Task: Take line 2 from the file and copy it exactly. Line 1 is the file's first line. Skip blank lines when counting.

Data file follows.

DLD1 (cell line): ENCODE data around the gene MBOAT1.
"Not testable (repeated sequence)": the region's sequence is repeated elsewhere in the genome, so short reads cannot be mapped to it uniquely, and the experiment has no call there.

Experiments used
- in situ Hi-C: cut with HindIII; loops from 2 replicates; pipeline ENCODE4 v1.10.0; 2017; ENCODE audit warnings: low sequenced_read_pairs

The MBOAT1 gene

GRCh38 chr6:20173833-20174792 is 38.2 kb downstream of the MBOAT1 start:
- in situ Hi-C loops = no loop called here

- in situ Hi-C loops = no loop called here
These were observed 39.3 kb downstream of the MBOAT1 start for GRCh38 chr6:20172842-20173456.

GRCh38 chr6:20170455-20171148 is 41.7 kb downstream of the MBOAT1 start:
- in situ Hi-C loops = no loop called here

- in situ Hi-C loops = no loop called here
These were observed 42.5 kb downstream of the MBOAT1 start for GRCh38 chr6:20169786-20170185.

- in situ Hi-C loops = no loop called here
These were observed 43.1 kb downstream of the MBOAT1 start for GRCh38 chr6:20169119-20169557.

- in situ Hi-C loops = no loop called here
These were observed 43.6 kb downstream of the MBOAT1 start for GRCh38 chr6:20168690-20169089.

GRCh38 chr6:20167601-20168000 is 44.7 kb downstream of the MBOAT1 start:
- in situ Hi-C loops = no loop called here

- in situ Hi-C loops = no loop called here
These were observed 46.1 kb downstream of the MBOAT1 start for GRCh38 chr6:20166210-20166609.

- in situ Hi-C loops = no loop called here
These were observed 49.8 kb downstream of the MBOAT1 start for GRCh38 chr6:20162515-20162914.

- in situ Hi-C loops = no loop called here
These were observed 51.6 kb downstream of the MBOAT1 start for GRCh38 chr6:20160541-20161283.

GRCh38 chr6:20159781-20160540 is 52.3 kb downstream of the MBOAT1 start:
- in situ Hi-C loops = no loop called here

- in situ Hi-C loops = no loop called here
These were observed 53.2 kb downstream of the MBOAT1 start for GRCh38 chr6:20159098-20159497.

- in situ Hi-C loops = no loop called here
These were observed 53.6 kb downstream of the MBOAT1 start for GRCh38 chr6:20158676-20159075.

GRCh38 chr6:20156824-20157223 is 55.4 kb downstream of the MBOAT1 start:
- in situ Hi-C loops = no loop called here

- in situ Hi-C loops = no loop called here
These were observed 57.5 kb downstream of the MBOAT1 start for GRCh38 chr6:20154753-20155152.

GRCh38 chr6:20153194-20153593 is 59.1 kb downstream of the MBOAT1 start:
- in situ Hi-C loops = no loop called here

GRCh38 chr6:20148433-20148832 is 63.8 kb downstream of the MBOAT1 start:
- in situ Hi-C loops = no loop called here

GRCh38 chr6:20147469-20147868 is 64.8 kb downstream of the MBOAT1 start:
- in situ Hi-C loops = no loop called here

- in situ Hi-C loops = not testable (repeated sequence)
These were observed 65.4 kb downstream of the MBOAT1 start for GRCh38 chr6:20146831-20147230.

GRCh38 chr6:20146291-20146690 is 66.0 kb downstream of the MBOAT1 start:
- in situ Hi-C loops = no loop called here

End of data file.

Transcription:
"Not testable (repeated sequence)": the region's sequence is repeated elsewhere in the genome, so short reads cannot be mapped to it uniquely, and the experiment has no call there.